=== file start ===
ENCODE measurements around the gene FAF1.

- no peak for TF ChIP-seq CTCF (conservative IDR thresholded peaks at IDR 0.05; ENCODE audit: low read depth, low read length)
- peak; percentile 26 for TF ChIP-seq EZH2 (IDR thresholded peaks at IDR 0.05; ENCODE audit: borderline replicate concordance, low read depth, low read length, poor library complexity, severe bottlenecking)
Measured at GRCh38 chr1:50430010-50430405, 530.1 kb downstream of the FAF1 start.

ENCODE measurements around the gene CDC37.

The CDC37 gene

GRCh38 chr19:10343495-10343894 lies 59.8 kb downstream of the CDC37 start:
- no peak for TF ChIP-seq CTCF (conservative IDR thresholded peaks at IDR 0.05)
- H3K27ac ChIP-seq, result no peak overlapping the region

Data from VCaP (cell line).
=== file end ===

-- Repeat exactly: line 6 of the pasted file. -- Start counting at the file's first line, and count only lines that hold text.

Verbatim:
The CDC37 gene